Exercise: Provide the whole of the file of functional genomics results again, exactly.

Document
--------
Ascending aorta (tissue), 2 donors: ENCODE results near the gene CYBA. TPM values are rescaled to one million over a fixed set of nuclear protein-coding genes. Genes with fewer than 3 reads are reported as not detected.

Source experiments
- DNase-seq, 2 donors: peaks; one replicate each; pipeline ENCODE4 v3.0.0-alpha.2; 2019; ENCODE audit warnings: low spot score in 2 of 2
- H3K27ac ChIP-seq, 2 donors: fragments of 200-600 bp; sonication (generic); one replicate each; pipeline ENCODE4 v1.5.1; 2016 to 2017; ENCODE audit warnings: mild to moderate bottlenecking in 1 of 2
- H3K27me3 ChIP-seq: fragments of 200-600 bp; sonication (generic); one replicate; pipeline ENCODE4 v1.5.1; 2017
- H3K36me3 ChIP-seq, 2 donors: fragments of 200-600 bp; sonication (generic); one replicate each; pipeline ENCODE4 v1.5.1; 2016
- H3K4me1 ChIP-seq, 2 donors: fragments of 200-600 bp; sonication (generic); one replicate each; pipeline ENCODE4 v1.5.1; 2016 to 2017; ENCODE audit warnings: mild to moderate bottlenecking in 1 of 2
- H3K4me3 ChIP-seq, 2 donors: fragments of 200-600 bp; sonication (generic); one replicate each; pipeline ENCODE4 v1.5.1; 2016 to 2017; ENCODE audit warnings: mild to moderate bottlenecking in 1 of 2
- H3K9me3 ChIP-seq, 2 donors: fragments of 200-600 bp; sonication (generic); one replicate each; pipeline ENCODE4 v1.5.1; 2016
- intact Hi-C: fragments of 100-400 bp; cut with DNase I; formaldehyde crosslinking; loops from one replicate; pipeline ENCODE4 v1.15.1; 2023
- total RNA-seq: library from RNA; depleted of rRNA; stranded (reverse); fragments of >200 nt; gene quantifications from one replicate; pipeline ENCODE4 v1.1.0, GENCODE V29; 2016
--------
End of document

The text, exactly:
Ascending aorta (tissue), 2 donors: ENCODE results near the gene CYBA. TPM values are rescaled to one million over a fixed set of nuclear protein-coding genes. Genes with fewer than 3 reads are reported as not detected.

Source experiments
- DNase-seq, 2 donors: peaks; one replicate each; pipeline ENCODE4 v3.0.0-alpha.2; 2019; ENCODE audit warnings: low spot score in 2 of 2
- H3K27ac ChIP-seq, 2 donors: fragments of 200-600 bp; sonication (generic); one replicate each; pipeline ENCODE4 v1.5.1; 2016 to 2017; ENCODE audit warnings: mild to moderate bottlenecking in 1 of 2
- H3K27me3 ChIP-seq: fragments of 200-600 bp; sonication (generic); one replicate; pipeline ENCODE4 v1.5.1; 2017
- H3K36me3 ChIP-seq, 2 donors: fragments of 200-600 bp; sonication (generic); one replicate each; pipeline ENCODE4 v1.5.1; 2016
- H3K4me1 ChIP-seq, 2 donors: fragments of 200-600 bp; sonication (generic); one replicate each; pipeline ENCODE4 v1.5.1; 2016 to 2017; ENCODE audit warnings: mild to moderate bottlenecking in 1 of 2
- H3K4me3 ChIP-seq, 2 donors: fragments of 200-600 bp; sonication (generic); one replicate each; pipeline ENCODE4 v1.5.1; 2016 to 2017; ENCODE audit warnings: mild to moderate bottlenecking in 1 of 2
- H3K9me3 ChIP-seq, 2 donors: fragments of 200-600 bp; sonication (generic); one replicate each; pipeline ENCODE4 v1.5.1; 2016
- intact Hi-C: fragments of 100-400 bp; cut with DNase I; formaldehyde crosslinking; loops from one replicate; pipeline ENCODE4 v1.15.1; 2023
- total RNA-seq: library from RNA; depleted of rRNA; stranded (reverse); fragments of >200 nt; gene quantifications from one replicate; pipeline ENCODE4 v1.1.0, GENCODE V29; 2016